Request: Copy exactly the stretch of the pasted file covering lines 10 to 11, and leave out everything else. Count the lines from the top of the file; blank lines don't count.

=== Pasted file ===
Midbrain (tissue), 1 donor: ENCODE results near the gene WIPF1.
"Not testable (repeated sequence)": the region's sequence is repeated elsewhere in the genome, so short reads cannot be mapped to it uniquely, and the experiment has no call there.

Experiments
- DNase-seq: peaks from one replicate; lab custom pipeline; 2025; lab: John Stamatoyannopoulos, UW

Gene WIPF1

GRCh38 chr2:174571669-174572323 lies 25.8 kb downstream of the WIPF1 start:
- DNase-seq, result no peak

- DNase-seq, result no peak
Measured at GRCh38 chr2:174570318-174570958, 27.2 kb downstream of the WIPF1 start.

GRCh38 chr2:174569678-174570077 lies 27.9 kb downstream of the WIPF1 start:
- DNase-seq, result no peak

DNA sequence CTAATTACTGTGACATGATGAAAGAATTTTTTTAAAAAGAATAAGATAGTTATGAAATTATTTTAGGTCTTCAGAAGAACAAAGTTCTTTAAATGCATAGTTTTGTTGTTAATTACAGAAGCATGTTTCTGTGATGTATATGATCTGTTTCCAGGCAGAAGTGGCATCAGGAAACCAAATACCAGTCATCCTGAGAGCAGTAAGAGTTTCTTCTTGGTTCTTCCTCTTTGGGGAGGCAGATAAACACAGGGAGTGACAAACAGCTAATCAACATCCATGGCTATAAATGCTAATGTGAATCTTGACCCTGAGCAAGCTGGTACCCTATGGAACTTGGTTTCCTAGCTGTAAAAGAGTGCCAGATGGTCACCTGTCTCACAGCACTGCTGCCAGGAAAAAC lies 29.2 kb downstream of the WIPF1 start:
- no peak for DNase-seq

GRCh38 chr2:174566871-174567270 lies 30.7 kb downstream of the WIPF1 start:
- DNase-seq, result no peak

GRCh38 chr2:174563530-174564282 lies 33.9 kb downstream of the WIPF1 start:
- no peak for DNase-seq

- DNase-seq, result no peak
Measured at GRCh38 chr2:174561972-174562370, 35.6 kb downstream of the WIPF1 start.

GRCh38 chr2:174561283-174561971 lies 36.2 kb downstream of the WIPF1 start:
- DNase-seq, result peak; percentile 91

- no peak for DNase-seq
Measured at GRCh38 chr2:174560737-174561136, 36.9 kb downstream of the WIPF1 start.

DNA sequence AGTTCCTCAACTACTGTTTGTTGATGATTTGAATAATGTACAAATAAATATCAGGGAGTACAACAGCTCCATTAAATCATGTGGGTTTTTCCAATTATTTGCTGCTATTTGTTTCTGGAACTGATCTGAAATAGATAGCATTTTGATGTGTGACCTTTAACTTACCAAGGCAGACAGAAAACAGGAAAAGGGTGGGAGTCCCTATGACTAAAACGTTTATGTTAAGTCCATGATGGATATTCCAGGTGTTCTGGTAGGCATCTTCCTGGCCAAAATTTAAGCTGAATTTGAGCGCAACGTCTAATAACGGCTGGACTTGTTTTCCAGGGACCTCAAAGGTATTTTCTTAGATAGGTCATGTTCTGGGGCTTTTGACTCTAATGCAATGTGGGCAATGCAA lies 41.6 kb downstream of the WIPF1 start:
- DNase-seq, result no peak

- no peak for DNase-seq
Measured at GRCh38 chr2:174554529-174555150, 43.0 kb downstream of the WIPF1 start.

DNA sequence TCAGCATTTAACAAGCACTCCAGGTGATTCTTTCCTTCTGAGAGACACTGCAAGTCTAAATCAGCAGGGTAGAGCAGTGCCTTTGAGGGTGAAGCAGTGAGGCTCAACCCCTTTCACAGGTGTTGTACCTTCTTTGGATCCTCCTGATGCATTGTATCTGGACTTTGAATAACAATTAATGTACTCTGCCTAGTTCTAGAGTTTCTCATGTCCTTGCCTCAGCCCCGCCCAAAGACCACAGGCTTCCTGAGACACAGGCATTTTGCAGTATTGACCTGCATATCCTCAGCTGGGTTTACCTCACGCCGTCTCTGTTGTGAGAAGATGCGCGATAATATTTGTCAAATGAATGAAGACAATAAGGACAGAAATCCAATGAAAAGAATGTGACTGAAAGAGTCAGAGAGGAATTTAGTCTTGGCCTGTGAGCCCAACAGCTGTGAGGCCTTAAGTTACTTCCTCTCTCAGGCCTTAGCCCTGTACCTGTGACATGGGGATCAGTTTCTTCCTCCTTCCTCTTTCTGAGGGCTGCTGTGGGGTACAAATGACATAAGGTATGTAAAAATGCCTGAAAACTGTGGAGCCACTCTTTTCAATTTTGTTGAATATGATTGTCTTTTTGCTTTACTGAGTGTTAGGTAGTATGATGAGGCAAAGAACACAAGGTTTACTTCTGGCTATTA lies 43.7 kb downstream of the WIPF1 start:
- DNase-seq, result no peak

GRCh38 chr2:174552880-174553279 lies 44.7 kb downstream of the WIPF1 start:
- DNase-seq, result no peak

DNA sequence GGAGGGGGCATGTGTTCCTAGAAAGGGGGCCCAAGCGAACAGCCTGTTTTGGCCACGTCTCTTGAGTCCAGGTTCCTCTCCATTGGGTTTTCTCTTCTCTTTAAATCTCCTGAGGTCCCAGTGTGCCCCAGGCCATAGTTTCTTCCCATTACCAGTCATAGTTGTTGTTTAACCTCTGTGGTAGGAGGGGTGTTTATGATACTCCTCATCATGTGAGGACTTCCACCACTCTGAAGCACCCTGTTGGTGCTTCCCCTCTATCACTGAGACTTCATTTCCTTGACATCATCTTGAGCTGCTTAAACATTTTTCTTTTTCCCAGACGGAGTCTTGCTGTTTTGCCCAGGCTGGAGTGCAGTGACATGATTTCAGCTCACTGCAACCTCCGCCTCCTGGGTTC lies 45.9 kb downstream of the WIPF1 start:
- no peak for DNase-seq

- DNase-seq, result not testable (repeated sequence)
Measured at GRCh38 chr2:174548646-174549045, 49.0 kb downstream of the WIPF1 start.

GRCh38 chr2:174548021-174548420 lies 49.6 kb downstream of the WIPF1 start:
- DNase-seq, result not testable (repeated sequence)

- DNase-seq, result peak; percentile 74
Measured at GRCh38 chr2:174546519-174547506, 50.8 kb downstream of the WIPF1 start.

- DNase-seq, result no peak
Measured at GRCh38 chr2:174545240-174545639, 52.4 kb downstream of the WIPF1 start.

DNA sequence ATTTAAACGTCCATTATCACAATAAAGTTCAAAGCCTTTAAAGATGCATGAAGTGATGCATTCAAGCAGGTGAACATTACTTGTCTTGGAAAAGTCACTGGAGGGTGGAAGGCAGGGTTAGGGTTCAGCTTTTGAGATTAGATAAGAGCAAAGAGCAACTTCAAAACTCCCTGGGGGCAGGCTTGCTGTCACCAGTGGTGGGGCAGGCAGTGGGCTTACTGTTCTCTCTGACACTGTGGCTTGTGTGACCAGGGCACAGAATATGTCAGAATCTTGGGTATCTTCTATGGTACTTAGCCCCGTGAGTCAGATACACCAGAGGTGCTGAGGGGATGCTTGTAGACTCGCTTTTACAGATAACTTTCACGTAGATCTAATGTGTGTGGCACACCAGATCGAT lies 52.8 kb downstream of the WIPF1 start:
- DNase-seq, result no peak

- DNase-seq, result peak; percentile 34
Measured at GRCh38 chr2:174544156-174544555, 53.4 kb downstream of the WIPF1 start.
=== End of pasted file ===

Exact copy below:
GRCh38 chr2:174569678-174570077 lies 27.9 kb downstream of the WIPF1 start:
- DNase-seq, result no peak